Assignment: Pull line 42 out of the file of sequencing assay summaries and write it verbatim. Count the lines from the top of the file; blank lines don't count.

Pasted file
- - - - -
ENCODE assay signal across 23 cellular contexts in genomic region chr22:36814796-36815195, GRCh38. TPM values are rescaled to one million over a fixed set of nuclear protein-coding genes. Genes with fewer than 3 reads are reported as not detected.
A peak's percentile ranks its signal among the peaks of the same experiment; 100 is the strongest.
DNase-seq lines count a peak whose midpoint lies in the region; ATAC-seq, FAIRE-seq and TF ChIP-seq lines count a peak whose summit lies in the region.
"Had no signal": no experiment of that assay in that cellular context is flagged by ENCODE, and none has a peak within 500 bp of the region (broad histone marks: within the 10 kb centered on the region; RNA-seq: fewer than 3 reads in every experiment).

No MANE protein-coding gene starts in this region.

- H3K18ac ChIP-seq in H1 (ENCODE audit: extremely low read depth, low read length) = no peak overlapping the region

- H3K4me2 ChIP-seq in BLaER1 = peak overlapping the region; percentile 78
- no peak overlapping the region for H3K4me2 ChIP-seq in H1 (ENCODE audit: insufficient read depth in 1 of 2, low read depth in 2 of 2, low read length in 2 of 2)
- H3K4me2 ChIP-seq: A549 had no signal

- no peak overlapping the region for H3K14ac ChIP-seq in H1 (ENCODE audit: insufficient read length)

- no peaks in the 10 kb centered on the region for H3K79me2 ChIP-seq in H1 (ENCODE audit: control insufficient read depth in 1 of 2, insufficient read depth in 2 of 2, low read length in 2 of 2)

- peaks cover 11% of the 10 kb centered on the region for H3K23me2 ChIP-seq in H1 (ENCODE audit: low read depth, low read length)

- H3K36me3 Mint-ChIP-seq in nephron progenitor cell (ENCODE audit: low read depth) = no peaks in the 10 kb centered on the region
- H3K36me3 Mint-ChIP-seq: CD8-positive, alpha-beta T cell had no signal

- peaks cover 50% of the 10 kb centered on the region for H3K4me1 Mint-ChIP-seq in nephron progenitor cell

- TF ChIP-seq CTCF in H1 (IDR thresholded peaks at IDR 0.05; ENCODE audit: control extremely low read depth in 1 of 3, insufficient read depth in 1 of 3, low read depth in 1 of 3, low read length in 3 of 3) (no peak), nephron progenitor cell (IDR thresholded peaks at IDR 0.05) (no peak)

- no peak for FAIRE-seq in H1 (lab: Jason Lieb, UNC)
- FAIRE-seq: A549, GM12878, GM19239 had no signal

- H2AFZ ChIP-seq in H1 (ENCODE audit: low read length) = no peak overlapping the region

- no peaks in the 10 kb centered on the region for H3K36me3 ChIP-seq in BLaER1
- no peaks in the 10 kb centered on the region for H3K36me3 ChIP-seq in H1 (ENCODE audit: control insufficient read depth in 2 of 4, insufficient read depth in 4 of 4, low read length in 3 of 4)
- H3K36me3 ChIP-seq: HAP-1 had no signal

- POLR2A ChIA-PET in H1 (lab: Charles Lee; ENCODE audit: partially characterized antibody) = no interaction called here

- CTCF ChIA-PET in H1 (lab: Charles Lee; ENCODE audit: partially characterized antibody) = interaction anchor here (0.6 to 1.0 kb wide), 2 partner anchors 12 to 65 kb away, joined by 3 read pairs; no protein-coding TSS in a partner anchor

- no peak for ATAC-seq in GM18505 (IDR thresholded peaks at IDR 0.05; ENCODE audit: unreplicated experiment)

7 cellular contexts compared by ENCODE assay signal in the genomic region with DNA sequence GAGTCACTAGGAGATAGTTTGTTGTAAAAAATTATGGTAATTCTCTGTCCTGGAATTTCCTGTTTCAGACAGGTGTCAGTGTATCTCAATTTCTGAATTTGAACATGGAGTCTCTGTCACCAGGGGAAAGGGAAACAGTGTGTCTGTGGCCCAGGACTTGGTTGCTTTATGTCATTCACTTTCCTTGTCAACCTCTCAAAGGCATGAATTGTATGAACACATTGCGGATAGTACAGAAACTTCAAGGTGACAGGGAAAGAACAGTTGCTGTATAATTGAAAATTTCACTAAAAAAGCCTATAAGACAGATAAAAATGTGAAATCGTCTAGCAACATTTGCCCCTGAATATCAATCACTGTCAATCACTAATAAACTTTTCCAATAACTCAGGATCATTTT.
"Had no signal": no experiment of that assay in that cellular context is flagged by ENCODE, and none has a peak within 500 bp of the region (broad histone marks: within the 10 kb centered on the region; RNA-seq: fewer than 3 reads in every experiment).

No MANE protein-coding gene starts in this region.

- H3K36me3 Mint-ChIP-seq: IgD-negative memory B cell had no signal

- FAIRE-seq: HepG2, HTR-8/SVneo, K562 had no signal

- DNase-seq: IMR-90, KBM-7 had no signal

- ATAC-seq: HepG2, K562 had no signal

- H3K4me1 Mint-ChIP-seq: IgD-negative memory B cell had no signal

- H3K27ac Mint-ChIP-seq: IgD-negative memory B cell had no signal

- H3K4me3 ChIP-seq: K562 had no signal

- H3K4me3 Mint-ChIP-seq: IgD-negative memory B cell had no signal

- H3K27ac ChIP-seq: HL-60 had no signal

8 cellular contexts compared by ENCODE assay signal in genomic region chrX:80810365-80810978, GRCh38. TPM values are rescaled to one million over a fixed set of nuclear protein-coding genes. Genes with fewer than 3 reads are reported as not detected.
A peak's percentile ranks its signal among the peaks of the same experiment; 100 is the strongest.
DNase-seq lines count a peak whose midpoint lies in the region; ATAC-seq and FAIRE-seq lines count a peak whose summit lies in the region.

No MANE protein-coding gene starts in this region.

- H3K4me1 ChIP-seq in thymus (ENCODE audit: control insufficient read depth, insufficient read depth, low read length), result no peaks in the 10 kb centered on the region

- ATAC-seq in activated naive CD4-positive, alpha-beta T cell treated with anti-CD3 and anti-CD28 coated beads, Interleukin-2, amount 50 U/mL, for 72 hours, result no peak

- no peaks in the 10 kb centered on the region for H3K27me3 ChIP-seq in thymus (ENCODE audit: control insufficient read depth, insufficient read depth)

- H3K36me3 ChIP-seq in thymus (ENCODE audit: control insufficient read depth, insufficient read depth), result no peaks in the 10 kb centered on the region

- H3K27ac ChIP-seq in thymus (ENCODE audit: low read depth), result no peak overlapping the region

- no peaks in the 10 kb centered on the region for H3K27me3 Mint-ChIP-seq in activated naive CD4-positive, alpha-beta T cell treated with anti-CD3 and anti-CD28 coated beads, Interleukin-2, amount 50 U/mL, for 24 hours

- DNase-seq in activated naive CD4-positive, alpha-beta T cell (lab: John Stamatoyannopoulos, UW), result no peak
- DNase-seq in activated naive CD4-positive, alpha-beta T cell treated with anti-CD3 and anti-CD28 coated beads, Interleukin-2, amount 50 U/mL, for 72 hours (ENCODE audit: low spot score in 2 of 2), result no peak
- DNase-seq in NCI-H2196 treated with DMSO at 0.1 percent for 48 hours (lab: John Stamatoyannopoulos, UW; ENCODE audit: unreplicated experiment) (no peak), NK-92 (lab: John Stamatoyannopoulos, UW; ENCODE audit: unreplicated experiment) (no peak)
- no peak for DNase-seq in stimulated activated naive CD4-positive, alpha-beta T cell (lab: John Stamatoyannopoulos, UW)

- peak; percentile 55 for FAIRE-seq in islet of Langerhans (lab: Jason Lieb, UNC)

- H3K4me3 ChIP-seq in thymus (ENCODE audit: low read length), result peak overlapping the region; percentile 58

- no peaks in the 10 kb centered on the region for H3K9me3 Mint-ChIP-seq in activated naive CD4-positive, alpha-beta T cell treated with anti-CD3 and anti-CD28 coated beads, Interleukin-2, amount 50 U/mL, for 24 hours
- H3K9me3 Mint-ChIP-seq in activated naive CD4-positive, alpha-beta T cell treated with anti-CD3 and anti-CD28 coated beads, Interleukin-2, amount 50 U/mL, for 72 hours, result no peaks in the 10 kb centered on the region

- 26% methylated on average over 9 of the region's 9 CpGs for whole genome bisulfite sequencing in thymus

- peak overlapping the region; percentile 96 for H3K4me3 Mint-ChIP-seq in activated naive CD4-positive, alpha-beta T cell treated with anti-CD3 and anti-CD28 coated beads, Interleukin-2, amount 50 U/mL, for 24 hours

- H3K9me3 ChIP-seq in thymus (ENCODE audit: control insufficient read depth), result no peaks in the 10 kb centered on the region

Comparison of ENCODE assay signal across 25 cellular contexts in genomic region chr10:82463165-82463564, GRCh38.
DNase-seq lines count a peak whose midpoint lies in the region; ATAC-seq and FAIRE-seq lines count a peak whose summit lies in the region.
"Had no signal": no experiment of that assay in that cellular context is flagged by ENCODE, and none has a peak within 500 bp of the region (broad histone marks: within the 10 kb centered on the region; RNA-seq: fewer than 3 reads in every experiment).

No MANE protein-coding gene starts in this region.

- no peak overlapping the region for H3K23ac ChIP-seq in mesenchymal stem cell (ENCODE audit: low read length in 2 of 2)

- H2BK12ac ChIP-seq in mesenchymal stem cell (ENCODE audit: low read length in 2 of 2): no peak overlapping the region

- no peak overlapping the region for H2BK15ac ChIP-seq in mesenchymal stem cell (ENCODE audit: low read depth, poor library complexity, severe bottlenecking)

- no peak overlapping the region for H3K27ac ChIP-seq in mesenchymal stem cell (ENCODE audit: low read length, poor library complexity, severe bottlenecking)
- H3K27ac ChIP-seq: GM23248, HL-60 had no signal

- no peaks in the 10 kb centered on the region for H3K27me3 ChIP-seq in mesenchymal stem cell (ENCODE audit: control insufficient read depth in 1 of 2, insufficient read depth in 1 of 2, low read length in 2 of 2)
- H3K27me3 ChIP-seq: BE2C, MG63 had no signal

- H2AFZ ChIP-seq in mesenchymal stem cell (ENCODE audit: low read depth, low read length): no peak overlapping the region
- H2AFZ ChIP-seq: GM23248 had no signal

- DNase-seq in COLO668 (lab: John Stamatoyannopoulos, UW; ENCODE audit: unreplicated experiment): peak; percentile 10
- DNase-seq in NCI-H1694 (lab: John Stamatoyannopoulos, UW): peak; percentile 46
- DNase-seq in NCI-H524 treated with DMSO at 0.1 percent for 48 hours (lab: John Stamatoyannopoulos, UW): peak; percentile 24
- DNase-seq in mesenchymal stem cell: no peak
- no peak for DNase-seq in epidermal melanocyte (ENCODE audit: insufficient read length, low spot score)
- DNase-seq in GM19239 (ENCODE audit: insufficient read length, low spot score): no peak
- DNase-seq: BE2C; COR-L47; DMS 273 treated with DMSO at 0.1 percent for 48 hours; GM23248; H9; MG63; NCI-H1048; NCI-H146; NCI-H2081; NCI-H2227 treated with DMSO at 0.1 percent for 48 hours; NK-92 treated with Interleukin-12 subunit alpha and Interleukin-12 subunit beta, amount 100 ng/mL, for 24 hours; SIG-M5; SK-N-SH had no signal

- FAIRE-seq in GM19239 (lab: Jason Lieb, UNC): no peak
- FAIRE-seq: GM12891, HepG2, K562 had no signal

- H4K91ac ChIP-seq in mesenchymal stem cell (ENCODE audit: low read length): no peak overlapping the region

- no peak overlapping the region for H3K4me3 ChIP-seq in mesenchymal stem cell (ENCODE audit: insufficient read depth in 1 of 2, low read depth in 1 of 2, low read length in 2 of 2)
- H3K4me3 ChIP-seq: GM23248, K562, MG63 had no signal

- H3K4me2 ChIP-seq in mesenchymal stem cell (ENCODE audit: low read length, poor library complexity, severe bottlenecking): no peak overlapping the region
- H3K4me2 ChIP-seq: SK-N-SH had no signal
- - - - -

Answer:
- H3K4me1 ChIP-seq in thymus (ENCODE audit: control insufficient read depth, insufficient read depth, low read length), result no peaks in the 10 kb centered on the region